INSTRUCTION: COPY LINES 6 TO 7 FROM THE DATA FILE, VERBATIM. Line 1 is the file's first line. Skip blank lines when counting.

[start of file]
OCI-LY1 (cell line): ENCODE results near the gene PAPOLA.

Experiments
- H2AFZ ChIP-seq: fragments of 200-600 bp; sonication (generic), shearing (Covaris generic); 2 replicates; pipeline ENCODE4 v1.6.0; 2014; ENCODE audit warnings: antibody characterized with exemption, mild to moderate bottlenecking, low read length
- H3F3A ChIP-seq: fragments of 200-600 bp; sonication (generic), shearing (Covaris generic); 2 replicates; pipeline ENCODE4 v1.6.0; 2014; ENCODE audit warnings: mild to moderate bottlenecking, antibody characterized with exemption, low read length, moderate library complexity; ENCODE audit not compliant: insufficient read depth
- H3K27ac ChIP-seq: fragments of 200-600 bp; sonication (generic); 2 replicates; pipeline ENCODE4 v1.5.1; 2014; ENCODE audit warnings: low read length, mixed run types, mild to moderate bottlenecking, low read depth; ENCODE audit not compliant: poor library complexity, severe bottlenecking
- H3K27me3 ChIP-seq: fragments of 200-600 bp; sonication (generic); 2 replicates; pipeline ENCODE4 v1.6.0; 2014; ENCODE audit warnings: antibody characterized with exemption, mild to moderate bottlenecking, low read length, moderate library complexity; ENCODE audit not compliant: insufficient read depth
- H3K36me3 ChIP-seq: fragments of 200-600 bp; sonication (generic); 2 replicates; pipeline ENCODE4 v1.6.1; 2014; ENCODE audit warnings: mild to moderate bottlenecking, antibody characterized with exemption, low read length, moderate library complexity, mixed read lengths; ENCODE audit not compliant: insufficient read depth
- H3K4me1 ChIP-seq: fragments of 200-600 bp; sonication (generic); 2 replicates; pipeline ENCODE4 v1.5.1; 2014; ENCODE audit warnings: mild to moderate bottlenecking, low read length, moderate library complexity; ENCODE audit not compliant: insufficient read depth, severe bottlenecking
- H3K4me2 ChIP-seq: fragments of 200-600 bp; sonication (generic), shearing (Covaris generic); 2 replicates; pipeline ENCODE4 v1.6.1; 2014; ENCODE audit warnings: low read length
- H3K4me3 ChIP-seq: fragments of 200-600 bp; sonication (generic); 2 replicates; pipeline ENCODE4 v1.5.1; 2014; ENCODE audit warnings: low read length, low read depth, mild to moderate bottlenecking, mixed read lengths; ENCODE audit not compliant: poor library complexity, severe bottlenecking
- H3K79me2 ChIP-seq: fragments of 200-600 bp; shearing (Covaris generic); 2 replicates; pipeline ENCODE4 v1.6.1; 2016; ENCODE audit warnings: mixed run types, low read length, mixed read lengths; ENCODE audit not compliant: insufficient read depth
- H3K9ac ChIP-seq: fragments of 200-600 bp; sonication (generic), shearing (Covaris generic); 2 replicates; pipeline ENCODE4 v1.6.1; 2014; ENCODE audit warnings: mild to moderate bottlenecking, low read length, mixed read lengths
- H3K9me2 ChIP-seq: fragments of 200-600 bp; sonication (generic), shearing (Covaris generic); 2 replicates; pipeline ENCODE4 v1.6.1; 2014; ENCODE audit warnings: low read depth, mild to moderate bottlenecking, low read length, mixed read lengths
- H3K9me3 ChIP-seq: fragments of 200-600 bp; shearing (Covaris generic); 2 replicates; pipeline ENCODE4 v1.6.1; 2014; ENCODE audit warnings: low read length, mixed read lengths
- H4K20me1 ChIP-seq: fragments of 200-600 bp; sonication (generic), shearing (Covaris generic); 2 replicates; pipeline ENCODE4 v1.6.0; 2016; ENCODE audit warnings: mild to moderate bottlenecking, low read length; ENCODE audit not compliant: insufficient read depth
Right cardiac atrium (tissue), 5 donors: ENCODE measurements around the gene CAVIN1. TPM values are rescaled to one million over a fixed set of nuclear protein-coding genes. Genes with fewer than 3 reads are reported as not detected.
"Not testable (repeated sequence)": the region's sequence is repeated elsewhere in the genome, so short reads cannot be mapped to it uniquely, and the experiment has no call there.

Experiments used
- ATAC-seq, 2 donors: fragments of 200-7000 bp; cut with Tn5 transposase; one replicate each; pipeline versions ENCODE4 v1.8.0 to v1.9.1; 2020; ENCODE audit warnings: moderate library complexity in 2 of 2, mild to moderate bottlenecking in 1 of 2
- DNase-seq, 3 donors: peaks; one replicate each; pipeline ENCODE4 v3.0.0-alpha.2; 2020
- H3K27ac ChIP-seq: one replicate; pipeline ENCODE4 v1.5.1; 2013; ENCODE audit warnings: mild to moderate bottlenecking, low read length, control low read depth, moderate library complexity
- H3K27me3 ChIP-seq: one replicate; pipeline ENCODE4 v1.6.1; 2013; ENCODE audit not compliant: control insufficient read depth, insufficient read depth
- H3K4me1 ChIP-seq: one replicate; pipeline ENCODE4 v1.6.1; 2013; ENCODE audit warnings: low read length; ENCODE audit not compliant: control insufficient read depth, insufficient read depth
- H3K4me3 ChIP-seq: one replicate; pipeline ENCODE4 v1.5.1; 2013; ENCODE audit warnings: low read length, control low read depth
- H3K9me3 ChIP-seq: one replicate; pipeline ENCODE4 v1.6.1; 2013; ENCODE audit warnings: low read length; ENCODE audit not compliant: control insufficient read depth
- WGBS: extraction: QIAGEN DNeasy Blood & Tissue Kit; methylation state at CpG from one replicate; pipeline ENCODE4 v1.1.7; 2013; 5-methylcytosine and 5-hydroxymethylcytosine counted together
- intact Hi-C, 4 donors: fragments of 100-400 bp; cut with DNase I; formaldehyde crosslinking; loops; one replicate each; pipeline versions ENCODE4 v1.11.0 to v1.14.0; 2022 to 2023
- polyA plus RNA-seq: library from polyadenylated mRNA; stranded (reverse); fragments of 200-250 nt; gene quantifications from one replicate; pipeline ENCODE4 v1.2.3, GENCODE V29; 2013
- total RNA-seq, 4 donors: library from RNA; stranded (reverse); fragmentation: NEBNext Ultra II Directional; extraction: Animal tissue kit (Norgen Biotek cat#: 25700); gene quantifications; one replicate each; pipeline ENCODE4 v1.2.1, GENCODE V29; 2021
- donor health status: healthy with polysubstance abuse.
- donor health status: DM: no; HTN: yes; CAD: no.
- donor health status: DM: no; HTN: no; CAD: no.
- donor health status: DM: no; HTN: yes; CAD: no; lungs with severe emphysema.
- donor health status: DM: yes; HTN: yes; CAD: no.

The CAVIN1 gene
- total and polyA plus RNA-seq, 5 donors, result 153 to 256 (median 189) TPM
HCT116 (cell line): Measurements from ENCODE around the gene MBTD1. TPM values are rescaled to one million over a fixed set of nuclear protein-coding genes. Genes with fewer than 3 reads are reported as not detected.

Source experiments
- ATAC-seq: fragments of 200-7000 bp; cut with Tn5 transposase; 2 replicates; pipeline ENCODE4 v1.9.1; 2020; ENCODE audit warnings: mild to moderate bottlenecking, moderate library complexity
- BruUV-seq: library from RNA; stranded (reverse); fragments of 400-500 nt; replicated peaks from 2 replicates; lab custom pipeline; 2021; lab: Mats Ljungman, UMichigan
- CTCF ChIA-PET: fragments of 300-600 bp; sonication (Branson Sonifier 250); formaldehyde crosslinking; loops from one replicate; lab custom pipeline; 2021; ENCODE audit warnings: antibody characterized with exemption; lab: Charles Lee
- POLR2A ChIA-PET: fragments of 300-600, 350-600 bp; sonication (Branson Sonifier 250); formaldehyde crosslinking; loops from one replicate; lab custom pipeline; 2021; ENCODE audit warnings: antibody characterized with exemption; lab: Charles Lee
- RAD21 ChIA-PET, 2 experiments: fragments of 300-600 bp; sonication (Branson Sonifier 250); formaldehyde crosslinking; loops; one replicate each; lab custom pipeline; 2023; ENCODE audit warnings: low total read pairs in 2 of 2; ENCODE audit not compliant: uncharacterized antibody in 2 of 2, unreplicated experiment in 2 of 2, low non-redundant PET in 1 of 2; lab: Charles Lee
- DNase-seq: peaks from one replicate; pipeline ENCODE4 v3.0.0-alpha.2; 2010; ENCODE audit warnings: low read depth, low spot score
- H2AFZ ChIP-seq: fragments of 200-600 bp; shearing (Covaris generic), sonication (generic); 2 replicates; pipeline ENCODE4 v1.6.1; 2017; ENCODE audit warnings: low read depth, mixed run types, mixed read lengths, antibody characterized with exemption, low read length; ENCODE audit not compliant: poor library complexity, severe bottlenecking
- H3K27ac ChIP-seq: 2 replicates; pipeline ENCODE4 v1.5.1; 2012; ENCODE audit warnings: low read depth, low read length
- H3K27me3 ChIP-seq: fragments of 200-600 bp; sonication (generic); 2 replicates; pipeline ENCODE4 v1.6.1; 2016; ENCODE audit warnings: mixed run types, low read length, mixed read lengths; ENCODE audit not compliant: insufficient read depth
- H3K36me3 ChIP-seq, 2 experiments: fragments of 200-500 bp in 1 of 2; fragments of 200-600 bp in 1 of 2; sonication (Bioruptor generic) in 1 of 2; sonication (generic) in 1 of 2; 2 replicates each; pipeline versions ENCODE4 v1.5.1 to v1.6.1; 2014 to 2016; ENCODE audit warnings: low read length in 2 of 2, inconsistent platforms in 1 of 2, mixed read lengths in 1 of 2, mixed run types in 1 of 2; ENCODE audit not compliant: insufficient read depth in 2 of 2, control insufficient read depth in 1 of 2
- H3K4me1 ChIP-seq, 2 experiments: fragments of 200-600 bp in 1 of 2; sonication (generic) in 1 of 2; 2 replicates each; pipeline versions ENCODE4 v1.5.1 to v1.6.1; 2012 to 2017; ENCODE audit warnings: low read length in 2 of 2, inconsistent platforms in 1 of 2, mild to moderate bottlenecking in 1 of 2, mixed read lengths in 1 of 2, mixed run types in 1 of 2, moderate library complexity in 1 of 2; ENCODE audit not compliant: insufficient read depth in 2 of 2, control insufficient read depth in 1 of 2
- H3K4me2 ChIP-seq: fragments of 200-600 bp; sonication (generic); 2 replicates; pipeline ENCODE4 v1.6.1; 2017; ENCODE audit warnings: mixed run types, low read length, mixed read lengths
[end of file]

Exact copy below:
- H3K27me3 ChIP-seq: fragments of 200-600 bp; sonication (generic); 2 replicates; pipeline ENCODE4 v1.6.0; 2014; ENCODE audit warnings: antibody characterized with exemption, mild to moderate bottlenecking, low read length, moderate library complexity; ENCODE audit not compliant: insufficient read depth
- H3K36me3 ChIP-seq: fragments of 200-600 bp; sonication (generic); 2 replicates; pipeline ENCODE4 v1.6.1; 2014; ENCODE audit warnings: mild to moderate bottlenecking, antibody characterized with exemption, low read length, moderate library complexity, mixed read lengths; ENCODE audit not compliant: insufficient read depth